For me, I've always been my own person, but when all your friends are not doing homework -- they're just out there having fun and you have everybody pulling you in so many directions, it's hard. Luckily, I was one of those guys that had a nice support system and had my own mind and was able to fight it off.
Q: How tough is it following one of the greatest players in Big Ten history (Denard Robinson) while trying to take leadership of a team?
Gardner: It's a big challenge. I feel like he helped so much when he somewhat passed the torch last year and turned the team over to me. He made it clear that it was my team, and moving forward I felt like that helped a lot. [Gardner played in the final five games of the 2012 season and had an 11-5 TD-INT ratio while running for seven more touchdowns.]
I had a chance to show the guys my skill set because I feel like you can't lead a group of guys if you're not performing and not produce. I'm happy I was able to produce the way I did.
Q: Brian Kelly seemed to downplay the rivalry aspect of facing Michigan. How big a deal would beating Notre Dame be after only scoring six points and losing in South Bend?
Gardner: It's gonna be amazing for me especially as the quarterback of Michigan. Obviously, the rivalry's gonna end. They can say what they want, but around here in the state of Michigan and around college football, I'm pretty sure it's one of the biggest rivalries or else GameDay wouldn't be there and it wouldn't be a primetime game. I'm just looking forward to it. It's gonna be amazing for me.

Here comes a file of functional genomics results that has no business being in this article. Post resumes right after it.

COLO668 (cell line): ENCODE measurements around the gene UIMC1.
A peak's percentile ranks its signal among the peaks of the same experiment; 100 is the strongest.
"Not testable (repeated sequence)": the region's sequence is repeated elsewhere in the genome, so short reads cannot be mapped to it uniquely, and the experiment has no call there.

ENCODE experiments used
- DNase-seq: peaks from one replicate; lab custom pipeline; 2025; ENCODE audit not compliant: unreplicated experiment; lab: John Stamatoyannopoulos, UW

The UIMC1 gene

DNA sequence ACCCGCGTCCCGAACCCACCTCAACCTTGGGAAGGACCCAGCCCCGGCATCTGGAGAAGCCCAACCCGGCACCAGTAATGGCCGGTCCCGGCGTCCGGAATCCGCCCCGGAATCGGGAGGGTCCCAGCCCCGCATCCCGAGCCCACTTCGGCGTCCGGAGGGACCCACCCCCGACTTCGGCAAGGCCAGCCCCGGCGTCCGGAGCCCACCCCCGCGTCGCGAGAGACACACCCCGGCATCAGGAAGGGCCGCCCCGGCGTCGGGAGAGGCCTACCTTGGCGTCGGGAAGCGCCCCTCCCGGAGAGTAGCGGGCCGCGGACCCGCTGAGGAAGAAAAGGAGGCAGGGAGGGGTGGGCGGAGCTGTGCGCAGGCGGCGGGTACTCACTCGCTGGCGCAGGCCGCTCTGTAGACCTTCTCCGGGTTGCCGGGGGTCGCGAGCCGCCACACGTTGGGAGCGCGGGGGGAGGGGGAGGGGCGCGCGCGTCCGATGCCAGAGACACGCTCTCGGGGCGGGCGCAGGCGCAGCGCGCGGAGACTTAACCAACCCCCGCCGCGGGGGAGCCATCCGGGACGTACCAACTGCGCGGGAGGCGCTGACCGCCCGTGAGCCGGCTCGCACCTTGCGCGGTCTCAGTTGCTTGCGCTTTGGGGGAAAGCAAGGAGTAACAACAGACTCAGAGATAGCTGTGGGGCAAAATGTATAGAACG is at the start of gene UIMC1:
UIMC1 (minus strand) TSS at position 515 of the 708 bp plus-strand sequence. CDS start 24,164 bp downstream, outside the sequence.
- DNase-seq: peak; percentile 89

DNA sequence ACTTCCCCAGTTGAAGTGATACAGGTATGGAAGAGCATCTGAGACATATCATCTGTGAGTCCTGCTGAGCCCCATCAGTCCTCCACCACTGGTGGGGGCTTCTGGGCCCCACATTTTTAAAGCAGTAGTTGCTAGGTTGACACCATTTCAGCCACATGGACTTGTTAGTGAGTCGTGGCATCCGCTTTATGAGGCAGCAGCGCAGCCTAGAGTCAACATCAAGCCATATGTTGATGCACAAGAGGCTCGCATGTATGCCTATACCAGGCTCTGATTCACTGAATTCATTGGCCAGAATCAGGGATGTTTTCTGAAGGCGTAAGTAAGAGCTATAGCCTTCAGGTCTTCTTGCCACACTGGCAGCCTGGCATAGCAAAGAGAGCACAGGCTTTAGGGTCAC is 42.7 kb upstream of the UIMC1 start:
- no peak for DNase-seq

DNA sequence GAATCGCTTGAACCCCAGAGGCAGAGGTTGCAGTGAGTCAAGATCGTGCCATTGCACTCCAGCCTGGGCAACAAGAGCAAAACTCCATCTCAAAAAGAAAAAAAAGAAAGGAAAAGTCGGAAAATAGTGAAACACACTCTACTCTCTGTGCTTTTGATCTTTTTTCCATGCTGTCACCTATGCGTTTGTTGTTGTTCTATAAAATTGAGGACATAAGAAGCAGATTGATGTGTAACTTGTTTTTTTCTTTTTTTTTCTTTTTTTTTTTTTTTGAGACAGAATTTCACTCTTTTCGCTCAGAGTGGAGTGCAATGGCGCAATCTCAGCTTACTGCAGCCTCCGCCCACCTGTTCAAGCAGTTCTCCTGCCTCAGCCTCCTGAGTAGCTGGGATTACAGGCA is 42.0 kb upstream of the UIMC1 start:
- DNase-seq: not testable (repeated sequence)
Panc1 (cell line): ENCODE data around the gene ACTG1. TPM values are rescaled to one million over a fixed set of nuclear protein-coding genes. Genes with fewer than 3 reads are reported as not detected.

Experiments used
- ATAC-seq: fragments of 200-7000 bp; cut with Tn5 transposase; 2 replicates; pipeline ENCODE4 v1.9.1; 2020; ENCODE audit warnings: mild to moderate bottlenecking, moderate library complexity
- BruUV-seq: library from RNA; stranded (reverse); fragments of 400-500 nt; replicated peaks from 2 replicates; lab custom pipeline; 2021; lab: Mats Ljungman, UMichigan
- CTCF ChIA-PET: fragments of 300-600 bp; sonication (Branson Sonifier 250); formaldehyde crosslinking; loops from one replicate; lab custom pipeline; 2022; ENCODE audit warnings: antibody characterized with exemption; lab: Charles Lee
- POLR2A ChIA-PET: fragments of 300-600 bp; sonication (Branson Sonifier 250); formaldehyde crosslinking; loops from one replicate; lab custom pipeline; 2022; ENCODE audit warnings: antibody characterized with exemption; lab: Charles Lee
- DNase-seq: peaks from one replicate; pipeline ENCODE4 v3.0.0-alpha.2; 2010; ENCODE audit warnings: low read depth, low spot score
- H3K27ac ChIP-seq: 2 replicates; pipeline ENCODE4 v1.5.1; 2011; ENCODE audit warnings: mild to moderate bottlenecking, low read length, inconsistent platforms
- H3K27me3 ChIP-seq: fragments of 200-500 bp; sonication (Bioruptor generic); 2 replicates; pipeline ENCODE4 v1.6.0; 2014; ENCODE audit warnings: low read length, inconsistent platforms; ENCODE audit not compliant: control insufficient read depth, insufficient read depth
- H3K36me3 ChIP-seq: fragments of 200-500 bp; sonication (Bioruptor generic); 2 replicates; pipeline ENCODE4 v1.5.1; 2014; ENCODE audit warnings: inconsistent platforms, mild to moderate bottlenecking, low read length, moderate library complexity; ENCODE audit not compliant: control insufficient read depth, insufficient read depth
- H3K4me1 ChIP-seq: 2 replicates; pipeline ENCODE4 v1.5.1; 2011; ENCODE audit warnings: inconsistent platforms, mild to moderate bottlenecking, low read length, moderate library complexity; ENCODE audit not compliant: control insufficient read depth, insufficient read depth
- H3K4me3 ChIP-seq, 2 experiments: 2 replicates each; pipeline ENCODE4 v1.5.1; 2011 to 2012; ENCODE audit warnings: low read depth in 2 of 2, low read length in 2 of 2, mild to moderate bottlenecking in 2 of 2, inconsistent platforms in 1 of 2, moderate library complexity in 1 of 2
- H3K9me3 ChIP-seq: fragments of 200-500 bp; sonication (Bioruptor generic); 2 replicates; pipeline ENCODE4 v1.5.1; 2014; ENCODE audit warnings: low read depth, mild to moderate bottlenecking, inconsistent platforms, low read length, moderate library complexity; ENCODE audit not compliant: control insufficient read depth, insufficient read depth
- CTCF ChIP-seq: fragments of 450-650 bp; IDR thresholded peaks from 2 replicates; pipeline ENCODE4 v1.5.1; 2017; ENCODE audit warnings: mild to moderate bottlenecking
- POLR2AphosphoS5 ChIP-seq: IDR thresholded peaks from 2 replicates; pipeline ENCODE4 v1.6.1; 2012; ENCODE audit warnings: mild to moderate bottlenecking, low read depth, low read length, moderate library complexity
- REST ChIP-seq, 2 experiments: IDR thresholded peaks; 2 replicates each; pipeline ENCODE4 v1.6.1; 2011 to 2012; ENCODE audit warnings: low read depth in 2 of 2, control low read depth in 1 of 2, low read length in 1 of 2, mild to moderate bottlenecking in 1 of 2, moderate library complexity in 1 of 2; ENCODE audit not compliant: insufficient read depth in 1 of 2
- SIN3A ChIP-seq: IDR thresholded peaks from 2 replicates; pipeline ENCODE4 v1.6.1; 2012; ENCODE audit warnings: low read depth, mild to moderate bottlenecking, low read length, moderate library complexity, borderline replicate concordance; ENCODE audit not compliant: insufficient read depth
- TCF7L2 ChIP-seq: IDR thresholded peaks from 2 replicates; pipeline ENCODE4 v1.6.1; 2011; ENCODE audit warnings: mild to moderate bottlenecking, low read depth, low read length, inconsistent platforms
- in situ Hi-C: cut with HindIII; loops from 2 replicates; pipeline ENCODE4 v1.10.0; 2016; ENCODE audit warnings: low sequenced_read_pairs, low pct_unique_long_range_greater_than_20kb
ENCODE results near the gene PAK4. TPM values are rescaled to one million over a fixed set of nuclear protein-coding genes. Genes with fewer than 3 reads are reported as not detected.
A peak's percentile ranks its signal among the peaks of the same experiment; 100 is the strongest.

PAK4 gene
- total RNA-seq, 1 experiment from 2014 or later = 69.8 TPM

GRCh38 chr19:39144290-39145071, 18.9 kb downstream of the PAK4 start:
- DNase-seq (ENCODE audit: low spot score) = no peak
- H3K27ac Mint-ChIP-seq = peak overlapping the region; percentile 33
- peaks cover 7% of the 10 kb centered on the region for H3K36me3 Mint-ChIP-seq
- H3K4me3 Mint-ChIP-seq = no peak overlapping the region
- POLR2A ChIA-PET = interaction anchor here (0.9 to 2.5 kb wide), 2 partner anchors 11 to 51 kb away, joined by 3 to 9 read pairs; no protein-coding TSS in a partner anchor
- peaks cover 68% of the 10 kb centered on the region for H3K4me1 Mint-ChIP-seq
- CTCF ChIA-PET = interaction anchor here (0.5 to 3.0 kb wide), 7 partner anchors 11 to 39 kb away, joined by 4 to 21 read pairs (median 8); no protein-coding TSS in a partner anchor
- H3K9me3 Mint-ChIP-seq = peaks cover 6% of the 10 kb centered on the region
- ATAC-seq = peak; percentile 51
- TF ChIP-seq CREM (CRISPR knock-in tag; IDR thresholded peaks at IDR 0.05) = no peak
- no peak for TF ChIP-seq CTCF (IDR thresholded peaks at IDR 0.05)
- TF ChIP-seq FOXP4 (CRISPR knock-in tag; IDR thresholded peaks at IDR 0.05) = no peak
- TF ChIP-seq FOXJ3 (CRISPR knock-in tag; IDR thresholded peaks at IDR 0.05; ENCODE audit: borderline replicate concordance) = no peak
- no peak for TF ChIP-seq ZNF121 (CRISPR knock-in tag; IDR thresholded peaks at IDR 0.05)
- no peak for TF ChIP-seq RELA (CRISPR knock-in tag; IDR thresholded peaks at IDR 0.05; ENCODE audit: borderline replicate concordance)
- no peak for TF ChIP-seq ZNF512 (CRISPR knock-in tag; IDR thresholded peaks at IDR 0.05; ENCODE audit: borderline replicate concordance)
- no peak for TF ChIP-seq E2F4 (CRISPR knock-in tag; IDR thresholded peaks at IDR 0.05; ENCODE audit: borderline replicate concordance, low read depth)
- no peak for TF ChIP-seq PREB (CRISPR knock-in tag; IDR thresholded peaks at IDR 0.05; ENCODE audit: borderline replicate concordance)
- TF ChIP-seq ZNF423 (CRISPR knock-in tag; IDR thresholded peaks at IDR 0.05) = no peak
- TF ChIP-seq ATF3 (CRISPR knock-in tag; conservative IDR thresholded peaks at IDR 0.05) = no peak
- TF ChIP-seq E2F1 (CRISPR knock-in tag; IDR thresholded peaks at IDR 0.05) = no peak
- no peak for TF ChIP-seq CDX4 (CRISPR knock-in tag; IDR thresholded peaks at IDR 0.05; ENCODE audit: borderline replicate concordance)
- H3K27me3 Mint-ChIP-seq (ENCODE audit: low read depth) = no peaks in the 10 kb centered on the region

Q: You guys won by 50 in the opener (against Central Michigan), where you ran for two touchdowns and passed for another, but you threw two INTs. How much did those stay with you?
Gardner: They're gone. It's a new week. It's Notre Dame week now. We watched the film, me and coach (Al) Borges. We understand what the problems were. On the first one, I thought it was a blitz and I threw it hot. The guy peeled off and didn't blitz. That was a mistake on my part. The other one, I got hit and it sailed over his head. All I can do then is try and make the tackle. Then come back to the sideline and try and make a play on the next drive.